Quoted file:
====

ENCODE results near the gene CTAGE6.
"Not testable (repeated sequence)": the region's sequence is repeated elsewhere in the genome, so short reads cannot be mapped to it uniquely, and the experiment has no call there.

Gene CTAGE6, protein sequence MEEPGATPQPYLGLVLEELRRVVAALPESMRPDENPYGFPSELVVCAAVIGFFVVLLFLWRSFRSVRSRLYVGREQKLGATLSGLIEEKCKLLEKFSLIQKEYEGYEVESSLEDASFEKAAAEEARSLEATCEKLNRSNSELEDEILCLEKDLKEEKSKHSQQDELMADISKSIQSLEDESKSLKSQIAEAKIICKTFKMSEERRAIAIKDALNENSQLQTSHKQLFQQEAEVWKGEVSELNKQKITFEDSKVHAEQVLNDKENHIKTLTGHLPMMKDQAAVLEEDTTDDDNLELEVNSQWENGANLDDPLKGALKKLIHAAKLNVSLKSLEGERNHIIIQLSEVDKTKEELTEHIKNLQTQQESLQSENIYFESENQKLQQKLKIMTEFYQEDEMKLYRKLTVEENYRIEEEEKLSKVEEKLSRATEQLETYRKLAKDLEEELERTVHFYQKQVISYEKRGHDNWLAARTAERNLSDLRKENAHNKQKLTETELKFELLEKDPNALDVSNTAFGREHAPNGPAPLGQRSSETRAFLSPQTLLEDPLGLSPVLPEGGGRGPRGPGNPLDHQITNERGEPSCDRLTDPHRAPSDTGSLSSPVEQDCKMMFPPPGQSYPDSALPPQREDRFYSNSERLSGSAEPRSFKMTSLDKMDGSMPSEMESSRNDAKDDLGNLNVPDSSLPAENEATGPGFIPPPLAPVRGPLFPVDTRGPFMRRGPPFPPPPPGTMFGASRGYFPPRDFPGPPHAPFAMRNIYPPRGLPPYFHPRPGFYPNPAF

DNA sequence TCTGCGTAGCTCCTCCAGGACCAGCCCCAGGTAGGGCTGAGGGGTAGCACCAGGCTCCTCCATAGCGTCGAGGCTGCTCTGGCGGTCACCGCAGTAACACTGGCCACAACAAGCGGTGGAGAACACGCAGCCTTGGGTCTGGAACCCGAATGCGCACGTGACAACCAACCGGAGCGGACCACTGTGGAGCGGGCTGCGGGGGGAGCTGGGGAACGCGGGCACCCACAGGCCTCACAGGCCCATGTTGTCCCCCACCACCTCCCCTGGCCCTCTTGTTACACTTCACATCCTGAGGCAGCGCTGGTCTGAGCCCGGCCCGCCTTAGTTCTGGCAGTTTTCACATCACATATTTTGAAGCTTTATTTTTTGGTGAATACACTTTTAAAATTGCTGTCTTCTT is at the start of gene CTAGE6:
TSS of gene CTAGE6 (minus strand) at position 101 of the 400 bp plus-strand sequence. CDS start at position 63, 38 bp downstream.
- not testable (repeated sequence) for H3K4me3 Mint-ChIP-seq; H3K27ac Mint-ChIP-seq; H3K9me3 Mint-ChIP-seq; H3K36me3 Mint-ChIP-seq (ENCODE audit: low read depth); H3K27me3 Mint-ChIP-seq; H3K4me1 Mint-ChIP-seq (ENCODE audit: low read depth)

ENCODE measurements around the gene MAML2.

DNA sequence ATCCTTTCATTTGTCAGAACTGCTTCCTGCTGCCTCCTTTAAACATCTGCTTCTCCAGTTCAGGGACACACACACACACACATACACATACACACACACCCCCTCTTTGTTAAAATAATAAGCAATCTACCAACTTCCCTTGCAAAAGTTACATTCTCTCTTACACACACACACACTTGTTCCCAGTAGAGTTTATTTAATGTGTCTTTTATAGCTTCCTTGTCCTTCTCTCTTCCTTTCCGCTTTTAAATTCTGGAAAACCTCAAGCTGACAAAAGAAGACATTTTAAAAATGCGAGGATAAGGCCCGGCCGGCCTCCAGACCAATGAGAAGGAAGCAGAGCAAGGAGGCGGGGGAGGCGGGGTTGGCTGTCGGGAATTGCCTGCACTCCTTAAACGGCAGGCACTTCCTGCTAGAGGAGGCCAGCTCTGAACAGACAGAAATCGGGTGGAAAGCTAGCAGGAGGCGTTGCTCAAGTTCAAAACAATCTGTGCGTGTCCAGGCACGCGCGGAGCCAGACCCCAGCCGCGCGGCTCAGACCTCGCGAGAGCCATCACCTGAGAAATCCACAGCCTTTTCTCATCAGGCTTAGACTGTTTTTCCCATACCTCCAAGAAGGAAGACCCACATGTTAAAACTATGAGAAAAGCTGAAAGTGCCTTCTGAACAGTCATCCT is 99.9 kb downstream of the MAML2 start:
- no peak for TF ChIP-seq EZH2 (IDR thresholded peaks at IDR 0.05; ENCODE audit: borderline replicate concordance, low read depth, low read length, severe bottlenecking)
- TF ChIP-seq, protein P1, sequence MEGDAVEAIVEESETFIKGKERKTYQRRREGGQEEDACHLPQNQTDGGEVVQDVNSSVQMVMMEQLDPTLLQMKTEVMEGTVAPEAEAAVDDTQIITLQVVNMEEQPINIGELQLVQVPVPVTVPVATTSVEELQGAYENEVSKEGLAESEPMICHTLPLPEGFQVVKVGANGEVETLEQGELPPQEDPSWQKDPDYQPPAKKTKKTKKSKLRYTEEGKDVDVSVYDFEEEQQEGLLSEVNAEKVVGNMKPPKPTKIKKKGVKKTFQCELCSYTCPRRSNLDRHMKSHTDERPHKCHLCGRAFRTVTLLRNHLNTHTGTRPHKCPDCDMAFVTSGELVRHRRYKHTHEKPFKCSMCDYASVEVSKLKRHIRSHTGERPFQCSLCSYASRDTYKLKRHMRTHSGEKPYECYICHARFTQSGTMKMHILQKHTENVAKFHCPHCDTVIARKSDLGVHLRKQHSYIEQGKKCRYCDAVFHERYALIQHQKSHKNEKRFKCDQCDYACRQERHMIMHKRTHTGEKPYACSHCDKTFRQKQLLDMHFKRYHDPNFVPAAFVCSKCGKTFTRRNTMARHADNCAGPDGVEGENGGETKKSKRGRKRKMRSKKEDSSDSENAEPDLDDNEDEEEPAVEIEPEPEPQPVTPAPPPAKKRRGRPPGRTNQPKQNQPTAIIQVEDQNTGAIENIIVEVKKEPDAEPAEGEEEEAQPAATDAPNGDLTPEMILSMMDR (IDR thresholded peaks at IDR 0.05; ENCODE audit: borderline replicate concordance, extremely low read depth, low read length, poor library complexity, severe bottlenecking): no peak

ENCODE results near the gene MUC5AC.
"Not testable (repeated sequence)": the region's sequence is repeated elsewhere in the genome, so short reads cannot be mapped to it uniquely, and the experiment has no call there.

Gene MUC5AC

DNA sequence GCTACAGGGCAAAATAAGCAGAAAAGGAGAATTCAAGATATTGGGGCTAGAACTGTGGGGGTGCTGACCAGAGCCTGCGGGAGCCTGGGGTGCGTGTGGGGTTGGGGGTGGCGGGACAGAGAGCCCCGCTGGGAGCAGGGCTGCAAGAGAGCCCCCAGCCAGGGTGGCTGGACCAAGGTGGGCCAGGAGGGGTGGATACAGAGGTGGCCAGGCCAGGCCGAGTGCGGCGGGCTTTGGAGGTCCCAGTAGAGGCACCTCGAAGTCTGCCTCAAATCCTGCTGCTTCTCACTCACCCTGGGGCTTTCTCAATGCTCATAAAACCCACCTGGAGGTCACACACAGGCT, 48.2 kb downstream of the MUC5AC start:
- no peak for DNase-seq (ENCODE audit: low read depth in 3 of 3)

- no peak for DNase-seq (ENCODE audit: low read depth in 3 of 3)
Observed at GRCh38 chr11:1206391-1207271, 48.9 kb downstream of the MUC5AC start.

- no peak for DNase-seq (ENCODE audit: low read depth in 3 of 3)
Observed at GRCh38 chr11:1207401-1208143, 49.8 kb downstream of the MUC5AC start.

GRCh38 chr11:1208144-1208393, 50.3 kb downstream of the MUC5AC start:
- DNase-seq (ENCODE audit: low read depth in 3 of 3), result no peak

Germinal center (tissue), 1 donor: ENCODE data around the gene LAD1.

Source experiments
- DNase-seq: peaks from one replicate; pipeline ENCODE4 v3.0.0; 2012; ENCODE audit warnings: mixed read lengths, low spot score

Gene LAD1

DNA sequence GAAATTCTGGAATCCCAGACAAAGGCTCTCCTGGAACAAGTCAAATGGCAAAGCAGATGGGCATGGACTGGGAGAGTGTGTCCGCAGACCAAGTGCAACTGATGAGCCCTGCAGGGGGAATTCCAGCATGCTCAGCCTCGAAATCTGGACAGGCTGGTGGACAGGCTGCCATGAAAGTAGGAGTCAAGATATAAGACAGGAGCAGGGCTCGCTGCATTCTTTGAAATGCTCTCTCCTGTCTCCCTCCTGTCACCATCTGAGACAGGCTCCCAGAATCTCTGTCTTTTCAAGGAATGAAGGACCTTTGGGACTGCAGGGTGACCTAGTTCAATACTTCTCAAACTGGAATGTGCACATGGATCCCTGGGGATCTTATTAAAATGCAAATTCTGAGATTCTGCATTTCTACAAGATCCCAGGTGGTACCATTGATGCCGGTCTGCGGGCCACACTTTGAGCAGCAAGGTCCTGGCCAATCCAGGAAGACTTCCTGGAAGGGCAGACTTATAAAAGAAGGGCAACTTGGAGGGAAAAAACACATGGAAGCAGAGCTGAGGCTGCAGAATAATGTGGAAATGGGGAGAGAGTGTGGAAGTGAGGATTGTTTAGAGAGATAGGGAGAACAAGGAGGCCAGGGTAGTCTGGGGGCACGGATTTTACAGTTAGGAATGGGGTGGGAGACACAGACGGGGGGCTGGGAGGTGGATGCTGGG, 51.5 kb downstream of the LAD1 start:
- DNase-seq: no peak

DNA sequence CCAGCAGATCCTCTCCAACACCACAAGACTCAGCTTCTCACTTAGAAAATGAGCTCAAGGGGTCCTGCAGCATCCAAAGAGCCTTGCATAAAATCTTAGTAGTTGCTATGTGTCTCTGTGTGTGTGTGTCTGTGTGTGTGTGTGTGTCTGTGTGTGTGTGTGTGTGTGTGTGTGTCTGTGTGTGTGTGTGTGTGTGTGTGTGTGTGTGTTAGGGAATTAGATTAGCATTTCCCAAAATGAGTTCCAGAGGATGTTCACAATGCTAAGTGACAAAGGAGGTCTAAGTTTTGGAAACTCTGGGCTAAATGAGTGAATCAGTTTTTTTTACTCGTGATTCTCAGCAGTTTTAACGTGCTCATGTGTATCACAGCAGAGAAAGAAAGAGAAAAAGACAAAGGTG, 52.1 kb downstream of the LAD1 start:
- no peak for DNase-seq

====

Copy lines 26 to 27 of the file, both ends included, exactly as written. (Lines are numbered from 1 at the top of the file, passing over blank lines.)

DNA sequence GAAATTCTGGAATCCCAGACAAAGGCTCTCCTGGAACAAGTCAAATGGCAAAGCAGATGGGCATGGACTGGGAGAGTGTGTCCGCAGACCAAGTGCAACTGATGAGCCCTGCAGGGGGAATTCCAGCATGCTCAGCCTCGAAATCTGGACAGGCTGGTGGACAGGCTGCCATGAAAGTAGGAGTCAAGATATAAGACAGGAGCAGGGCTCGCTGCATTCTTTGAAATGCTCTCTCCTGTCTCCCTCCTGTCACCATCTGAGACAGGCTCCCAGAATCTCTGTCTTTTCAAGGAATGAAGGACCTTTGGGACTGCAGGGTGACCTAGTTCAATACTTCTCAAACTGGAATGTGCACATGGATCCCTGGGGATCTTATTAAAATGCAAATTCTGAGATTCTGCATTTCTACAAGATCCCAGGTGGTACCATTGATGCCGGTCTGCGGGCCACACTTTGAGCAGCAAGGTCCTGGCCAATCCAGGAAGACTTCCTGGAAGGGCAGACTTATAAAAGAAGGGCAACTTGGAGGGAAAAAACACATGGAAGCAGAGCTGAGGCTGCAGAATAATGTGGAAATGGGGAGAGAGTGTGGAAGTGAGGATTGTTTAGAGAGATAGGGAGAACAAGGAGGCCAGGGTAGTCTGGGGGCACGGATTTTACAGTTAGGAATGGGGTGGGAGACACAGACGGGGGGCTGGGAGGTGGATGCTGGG, 51.5 kb downstream of the LAD1 start:
- DNase-seq: no peak